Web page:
(4) And finally, not really a “food” story but a feel-good sheep textile story, which replaces “farm-to-table” with “sheep-to-shop” traceability and authenticity, as people can watch their clothing being created in iconic textile mills with high skilled artisan labor input that they are willing to pay for. The designer realized that low cost Chinese labor would always outcompete British firms, and came up with this new old idea to compete on quality and local employment. The name of the entrepreneur is James Eden; the town was once known as Cottonopolis. The FT article can be accessed here.
In other news:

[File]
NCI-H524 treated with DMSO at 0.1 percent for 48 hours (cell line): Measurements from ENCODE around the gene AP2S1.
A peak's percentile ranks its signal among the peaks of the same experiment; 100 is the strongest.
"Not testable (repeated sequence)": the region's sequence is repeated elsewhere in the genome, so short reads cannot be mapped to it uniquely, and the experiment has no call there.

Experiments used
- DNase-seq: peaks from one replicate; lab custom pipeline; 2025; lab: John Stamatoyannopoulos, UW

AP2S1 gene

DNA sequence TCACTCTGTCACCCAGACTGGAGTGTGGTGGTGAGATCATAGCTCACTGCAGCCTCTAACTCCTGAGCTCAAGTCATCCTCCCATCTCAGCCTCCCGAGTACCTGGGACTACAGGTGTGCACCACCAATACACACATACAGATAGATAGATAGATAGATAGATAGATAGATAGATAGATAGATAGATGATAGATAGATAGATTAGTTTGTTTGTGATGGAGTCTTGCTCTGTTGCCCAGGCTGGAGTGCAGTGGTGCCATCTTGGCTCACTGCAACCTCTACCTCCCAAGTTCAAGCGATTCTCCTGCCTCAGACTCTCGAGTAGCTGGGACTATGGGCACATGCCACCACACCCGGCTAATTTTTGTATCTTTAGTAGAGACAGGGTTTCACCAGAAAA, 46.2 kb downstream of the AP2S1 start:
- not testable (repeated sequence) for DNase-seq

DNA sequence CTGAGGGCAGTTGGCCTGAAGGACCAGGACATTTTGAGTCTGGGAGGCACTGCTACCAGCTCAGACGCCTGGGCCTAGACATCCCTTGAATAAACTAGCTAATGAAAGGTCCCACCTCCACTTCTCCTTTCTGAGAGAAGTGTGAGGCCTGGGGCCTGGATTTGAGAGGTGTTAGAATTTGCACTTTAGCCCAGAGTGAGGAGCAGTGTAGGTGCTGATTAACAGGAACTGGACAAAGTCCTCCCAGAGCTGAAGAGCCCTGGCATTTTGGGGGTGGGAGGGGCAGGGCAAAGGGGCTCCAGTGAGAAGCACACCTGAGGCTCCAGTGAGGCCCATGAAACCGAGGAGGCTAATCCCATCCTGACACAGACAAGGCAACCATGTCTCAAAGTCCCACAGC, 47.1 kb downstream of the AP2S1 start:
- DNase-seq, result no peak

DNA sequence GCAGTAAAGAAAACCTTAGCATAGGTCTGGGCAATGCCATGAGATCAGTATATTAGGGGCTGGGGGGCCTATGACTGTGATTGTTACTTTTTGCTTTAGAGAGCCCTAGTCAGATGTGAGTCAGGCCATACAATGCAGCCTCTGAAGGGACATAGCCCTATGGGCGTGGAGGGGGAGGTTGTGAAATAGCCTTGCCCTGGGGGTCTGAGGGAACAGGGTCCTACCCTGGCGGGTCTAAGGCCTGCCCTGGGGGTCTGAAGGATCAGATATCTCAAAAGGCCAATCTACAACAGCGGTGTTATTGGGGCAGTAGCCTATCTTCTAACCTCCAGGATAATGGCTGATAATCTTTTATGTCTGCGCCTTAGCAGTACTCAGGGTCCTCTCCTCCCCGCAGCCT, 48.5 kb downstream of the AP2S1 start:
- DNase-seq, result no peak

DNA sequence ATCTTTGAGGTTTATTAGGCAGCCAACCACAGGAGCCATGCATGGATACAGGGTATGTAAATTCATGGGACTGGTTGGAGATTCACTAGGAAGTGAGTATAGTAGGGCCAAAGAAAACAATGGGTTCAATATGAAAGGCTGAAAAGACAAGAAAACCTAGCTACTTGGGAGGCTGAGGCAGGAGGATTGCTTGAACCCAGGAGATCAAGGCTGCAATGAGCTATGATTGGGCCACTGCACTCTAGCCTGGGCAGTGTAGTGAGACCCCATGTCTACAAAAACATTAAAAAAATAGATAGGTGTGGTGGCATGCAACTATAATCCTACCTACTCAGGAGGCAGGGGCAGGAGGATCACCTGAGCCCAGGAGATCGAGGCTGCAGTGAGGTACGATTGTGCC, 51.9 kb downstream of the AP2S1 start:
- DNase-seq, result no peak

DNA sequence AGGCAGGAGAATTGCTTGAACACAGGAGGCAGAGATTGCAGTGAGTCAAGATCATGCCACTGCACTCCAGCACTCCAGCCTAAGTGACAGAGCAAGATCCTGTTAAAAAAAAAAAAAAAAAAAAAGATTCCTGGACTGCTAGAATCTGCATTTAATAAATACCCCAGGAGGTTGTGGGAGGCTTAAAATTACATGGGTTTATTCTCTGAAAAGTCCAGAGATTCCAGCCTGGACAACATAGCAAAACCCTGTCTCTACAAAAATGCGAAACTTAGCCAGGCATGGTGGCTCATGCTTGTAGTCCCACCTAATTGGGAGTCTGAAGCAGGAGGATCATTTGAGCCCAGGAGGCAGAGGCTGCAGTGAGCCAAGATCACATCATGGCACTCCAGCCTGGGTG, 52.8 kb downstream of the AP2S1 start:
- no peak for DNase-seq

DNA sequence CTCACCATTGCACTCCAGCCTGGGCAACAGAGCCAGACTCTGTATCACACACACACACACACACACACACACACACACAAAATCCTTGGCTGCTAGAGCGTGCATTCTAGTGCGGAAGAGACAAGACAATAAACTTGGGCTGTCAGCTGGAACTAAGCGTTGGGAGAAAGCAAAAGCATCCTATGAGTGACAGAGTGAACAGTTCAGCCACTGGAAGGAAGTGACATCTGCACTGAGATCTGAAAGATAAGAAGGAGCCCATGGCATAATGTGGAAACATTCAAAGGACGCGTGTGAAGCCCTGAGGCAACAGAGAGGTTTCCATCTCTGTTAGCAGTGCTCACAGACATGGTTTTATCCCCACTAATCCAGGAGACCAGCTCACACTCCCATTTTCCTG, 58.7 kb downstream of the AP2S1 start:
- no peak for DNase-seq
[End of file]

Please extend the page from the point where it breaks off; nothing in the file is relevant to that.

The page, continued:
US PBS (National Public Television) has some food shows that are worth viewing for their stunning visual presentations of food and food culture, story lines, and possible critique. “A Matter of Taste” “Food—Delicious Science” aired in mid-May 2017. The lessons in the chemistry of taste and food preservation feature British science filmmaker Michael Mosley and ethnobotanist James Wong. For starters, they showed that taste is organized into five flavors, which can be reduced to their purified chemical essences—sweet, bitter, salty, sour, umami. These findings were connected to particular foods, which showed how acidity (sour) can be measured (by pH) that turns out to be pretty constant across fruit categories (watermelon is the least acidic), even though one senses that fruits such as strawberries are more sweet than sour. The reason for this is that aromatics enter into perception of sweetness, but the chemistry of this trickery and its connection to complex flavors was not well communicated. The program would have been more insightful (and more fun!) had it featured U.S. taste psycho-physicist Linda Bartoshuk describing her own experimental findings, which show how volatiles (the aromatics) leverage sweet taste perceptions and complexity. (An engaging interview about her career can be accessed at here. But further surfing on the web reveals that BBC already did a Bartoshuk piece, so maybe what we see here is Mosley, a BBC showmaster, distancing himself from the competition (Veronique Greenwood) and Wong, an ethnobotanist, privileging plants over people (psychology).